Reducing the Harms of Marijuana Prohibition

Marijuana arrests are the engine driving the U.S. war on drugs. Nearly half of all drug arrests each year are for marijuana-related offenses, the overwhelming majority of which are for personal possession. These arrests fall disproportionately on blacks and Latinos, although whites consume marijuana at the same rate or higher. Many of those who are arrested are saddled with a criminal conviction that can make it difficult or impossible to vote, obtain educational loans, get a job, secure housing, or even adopt a child. Additionally, the huge number of marijuana arrests each year usurps scarce law enforcement, criminal justice, and treatment resources at enormous cost to U.S. taxpayers.
 
The Drug Policy Alliance works to reduce the number of marijuana related arrests and associated penalties through crafting and advocating for legislation removing or reducing criminal penalties, initiatives making marijuana arrests the lowest law enforcement priority, and community based policy changes.  
 
DPA also works to expose and reduce rampant, system-wide racial disparities in marijuana arrests. DPA has released reports documenting and detailing chilling disparities in New York City and across California and continues to raise awareness about the unique burden U.S. marijuana policy places on black and Latino communities.
 
Marijuana prohibition has also caused incalculable violence and destruction by fostering an illegal marijuana market.  Organized crime, drug cartels, and gangs are the greatest financial beneficiaries of marijuana prohibition. In Mexico, illegal marijuana sales have contributed to the loss of tens of thousands of lives.

Legislative Courts, Corrections and Justice Committee To Hear Testimony On Decreasing Penalties for Adults who Possess Small Amounts of Marijuana

DPA: Reducing Marijuana Penalties will Improve Lives, Save Taxpayer's Dollars and Significantly Reduce the Burden on Law Enforcement Resources

Santa Fe, NM - Tomorrow, the Drug Policy Alliance (DPA) will be testifying to the Interim Legislative Courts, Corrections and Justice Committee about the importance of decreasing penalties for adults who possess small amounts of marijuana. DPA is scheduled to present at 10 am in Room 307 at the State Capitol in Santa Fe.

Contact: Emily Kaltenbach (505) 920-5256 or Tony Newman (646) 335-5384

Tuesday at 4pm: Elected Officials, Community Members Rally on Steps of City Hall to Call on GOP to Pass Cuomo Decriminalization Bill and End Illegal Marijuana Arrests and Racially Biased Police Practices

New Human Rights Watch Report Confirms that Marijuana Arrests Do Not Increase New York’s Public Safety

Illegal Searches and Manufactured Misdemeanor Arrests Make Marijuana Possession #1 Arrest in NYC and 15% of All Arrests; Cost to Taxpayers is $75 Million

Contact: gabriel sayegh 646-335-2264, Jeremy Saunders 917-676-8041 or Kyung Ji Rhee 347-712-0259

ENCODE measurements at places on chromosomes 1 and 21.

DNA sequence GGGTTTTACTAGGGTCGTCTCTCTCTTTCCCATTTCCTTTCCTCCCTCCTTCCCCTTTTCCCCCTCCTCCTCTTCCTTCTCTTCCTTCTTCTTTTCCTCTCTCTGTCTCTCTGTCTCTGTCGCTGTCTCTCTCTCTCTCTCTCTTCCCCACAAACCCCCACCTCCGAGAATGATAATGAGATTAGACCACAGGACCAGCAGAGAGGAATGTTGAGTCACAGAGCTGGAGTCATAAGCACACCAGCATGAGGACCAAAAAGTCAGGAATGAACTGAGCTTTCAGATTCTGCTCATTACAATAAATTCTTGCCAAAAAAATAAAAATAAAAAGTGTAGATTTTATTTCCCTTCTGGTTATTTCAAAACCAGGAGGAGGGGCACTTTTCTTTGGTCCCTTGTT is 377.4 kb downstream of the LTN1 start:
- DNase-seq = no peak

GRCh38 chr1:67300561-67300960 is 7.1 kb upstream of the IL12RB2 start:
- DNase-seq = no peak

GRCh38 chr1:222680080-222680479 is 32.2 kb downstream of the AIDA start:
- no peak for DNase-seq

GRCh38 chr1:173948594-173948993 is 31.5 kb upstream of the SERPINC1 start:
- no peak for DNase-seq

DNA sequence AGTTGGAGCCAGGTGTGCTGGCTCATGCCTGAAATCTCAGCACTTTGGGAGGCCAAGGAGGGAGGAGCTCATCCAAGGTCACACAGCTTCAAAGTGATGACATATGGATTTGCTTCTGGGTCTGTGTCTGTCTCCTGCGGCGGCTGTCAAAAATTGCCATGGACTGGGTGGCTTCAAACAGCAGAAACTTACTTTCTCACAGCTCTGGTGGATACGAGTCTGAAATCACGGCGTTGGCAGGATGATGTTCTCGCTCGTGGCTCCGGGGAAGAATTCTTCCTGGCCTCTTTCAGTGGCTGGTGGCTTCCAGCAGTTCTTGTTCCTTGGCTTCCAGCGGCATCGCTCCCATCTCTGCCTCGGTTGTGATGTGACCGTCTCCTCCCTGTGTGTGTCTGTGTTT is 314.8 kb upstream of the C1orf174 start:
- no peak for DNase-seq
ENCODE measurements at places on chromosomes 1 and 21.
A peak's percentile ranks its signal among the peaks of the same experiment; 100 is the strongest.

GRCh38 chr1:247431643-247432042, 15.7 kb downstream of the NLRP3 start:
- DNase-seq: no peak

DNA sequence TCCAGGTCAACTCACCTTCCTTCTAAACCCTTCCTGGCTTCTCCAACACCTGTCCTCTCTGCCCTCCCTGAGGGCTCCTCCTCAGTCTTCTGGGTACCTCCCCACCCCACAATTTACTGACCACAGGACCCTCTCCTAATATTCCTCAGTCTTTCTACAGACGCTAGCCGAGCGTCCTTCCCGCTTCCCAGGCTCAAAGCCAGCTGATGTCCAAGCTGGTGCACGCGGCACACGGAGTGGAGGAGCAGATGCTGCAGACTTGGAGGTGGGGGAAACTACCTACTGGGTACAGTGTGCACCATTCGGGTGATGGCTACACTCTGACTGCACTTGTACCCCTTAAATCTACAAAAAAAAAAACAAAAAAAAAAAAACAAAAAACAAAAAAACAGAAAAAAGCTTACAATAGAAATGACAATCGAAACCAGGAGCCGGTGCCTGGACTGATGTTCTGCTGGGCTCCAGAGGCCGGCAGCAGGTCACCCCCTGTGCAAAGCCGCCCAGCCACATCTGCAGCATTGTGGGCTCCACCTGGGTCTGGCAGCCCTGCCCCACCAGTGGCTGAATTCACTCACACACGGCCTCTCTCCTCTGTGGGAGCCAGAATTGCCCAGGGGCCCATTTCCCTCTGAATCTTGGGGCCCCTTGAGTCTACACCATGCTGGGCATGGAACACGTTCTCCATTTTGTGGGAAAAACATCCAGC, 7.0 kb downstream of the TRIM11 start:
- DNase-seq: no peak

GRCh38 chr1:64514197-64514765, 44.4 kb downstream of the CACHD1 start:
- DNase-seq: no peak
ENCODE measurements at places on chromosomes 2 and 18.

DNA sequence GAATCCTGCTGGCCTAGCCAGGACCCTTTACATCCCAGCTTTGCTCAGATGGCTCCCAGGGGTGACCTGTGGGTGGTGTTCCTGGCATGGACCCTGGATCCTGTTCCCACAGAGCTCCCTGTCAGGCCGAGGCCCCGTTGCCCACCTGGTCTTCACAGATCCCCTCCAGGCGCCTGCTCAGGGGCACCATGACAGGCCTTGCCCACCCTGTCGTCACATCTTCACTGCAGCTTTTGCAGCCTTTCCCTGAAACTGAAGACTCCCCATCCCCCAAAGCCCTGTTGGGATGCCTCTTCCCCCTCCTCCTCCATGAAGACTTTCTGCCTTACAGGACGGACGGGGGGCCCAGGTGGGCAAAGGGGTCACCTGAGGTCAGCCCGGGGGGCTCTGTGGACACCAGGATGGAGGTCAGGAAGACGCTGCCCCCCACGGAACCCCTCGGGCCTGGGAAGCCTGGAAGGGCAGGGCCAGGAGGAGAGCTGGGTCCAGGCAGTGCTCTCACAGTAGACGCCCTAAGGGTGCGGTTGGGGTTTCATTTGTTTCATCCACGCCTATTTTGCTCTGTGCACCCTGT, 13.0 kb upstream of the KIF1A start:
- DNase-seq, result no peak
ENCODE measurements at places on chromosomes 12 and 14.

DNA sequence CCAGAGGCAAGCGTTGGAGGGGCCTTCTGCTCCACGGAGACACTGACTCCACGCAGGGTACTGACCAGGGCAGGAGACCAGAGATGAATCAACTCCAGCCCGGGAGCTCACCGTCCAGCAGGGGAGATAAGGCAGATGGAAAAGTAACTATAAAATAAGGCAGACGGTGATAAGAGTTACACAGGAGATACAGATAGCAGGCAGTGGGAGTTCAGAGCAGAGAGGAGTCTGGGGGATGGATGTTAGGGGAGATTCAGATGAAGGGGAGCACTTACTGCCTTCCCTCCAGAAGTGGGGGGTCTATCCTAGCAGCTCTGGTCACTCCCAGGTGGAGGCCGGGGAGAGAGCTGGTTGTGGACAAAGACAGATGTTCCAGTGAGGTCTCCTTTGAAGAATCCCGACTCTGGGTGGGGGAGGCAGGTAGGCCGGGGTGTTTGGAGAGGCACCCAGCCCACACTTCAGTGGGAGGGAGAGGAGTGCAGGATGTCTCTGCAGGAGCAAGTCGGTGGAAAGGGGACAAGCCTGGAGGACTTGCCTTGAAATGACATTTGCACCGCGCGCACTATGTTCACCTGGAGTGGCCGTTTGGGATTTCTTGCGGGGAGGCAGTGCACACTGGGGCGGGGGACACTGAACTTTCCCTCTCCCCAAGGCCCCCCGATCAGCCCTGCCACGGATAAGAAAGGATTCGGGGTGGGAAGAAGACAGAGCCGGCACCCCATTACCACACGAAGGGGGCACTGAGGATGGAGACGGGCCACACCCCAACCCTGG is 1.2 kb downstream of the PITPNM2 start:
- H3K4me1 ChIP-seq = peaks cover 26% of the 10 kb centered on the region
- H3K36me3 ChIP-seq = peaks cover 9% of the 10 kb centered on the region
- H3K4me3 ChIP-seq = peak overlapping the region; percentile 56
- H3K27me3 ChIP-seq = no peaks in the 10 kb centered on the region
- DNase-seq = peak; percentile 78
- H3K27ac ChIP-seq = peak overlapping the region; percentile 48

New Report: 210,000 Marijuana Possession Arrests in Colorado in the Last 25 Years

Blacks and Latinos Disproportionately Arrested

Colorado Voters to Decide on Making Marijuana Possession Legal With November Vote

With just two weeks remaining before Colorado's voters decide whether to make marijuana possession legal in their state, a new report -- "210,000 Marijuana Arrests In Colorado, 1986-2010" -- reveals that more than 200,000 people have been arrested in Colorado since 1986.  Police made more than half of those marijuana arrests in just the last 10 years.

Contact: Tony Newman 646-335-5384 or marijuana.arrests@gmail.com

210,000 Marijuana Possession Arrests in Colorado, 1986 - 2010

October 25, 2012

This report reveals that more than 200,000 people have been arrested for marijuana possession in Colorado since 1986.  Police made more than half of those possession arrests in just the last 10 years.

Other key findings include:

  • Police made 108,000 marijuana possession arrests in just the last ten years.
  • African Americans and Latinos are less than a quarter (23%) of Colorado's residents, they made up more than a third (35%) of the people arrested for marijuana possession.

240,000 Marijuana Arrests: Costs, Consequences, and Racial Disparities of Possession Arrests in Washington, 1986 - 2010

October 11, 2012

This report reveals that nearly a quarter of a million people have been arrested in Washington for marijuana possession from 1986 to 2010.  Police made more than half of those marijuana arrests in just the last 10 years.

Other key findings include:

New Report: 240,000 Marijuana Possession Arrests in Washington State in the Last 25 Years

Blacks, Latinos and Native Americans Disproportionately Arrested; 25 Years of Arrests in WA Cost $300 Million or More

Washington Voters to Decide on Making Marijuana Legal With November Vote

With just three weeks remaining before Washington voters decide whether to make marijuana possession legal in their state, a new report -- "240,000 Marijuana Arrests: Costs, Consequences, and Racial Disparities of Possession Arrests in Washington" -- reveals that nearly a quarter of a million people have been arrested in Washington for marijuana possession since 1986.  Police made more than half of those marijuana arrests in just the last 10 years.

Tony Newman 646-335-5384 or marijuana.arrests@gmail.com

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